ScienceDaily: Researchers create map of potential undiscovered life. “According to conservative scientific estimates, only some 10 to 20 percent of species on earth have been formally described. In an effort to help find some of these missing species, [Professor Mario] Moura and [Professor Walter] Jetz compiled exhaustive data that included the location, geographical range, historical discovery dates, and other environmental and biological characteristics of about 32,000 known terrestrial vertebrates. Their analysis allowed them to extrapolate where and what kinds of unknown species of the four main vertebrate groups are most likely to yet be identified.”

Wyoming Public Media: University Of Wyoming Team Creates Database Of Worldwide Vegetation

Wyoming Public Media: University Of Wyoming Team Creates Database Of Worldwide Vegetation. “When University of Wyoming Department of Botany Associate Professor Daniel Laughlin realized he would have to teach ecology online for the fall semester, he started searching for a resource to show his students landscapes from afar. When he didn’t find what he was looking for, Laughlin and his graduate students designed the Global Vegetation Project.”

BirdLife International: Want to discover world’s top wildlife habitats? This website has them all

BirdLife International: Want to discover world’s top wildlife habitats? This website has them all. “Where can you find out about the world’s most important sites for nature, and the reasons for their significance? The Key Biodiversity Area Partnership is delighted to announce the launch of its new website, containing everything you need to know about all 16,000 sites.”

Center for Biological Diversity: Nation’s First Public Database Launched Featuring Research on Links Between Human Population Growth, Extinction Crisis

Center for Biological Diversity: Nation’s First Public Database Launched Featuring Research on Links Between Human Population Growth, Extinction Crisis. “The Center for Biological Diversity today launched the nation’s first public database featuring research documenting the links between human population growth and the escalating wildlife extinction crisis. Crowded Planet is a compilation of studies, reports and reviews detailing how human population growth and its associated pressures are driving habitat destruction and other threats to wildlife. The database also features research on effective, human rights-based solutions and the barriers to population advocacy.”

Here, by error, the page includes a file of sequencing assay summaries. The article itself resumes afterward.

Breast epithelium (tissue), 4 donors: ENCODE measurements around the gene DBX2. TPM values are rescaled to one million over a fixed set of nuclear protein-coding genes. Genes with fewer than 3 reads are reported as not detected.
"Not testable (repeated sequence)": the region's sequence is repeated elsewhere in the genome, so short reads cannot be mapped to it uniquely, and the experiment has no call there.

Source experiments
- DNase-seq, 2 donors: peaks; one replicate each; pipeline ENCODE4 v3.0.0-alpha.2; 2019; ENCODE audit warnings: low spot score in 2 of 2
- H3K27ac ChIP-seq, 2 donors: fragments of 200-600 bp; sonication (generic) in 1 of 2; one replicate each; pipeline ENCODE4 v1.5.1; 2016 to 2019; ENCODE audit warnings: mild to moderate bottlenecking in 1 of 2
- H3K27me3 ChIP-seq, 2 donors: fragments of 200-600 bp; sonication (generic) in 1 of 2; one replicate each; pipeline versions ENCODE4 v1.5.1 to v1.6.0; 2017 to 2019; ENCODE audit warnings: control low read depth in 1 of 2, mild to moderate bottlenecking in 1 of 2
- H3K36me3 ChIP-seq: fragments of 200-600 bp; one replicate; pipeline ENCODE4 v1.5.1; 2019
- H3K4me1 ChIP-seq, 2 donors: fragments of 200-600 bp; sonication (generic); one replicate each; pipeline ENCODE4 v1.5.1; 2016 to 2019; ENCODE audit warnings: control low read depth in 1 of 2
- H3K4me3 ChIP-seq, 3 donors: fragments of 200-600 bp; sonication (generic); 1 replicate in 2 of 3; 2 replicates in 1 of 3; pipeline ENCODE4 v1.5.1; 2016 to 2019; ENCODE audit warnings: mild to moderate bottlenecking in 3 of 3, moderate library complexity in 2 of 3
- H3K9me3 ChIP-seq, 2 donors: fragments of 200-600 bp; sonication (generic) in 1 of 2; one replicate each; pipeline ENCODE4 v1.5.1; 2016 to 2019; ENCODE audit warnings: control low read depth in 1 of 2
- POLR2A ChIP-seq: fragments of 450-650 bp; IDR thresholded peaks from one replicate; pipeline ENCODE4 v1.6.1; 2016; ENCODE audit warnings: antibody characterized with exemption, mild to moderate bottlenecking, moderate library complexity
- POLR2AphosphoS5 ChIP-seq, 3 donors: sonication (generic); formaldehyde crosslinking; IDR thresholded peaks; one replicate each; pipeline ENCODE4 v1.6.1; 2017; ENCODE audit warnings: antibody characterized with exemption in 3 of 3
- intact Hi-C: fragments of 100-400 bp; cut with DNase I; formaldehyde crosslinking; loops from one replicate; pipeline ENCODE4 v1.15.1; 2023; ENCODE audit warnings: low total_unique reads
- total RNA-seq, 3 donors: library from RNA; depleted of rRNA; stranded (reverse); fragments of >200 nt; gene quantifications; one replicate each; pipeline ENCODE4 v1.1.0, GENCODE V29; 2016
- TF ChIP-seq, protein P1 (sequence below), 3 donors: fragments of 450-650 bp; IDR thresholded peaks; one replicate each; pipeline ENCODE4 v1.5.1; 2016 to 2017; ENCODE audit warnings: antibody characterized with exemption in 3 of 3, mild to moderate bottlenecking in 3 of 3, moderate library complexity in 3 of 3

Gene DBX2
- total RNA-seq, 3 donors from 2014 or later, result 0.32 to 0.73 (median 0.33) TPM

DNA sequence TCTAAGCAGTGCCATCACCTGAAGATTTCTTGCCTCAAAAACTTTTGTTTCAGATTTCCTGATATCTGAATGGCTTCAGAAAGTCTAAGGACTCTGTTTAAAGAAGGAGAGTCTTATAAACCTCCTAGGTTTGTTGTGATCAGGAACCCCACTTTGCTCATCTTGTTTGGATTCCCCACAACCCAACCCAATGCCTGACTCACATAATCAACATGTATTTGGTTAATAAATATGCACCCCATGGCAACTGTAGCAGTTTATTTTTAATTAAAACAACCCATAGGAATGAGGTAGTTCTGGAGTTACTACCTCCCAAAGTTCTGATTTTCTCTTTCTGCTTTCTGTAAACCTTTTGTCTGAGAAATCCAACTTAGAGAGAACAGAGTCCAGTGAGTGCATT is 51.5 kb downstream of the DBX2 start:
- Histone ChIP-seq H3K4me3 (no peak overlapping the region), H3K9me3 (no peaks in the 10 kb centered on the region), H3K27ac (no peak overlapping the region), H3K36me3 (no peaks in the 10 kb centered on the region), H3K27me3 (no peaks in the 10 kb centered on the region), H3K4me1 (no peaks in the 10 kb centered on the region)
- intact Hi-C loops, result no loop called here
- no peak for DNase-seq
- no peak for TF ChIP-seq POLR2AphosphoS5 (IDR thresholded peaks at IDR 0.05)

Taipei Times: Taiwan’s wildlife database the second-largest in Asia

Taipei Times: Taiwan’s wildlife database the second-largest in Asia . “A database on biodiversity in Taiwan has compiled records of almost 10 million wildlife sightings, making it the second-largest wildlife index in Asia, with the vast majority of data coming from volunteers, the Council of Agriculture’s Endemic Species Research Institute said. The Taiwan Biodiversity Network, which was launched in 2007, has recorded 9.87 million animal and plant sightings, Ko Chih-jen (柯智仁), an assistant researcher at the institute, said… adding that India maintains Asia’s largest database with up to 19 million recorded sightings.”

Universiteit Leiden: New database brings structure to global fungal diversity

Universiteit Leiden: New database brings structure to global fungal diversity. “An organized overview of the current global fungal diversity, that is what Irene Martorelli and colleagues try to achieve with the new MycoDiversity Database (MDDB) she builds in collaboration with Naturalis Biodiversity Center. The new database will make it easier and quicker to observe which fungi are known and how they are distributed over the globe. This may lead to discovery of new fungal species.”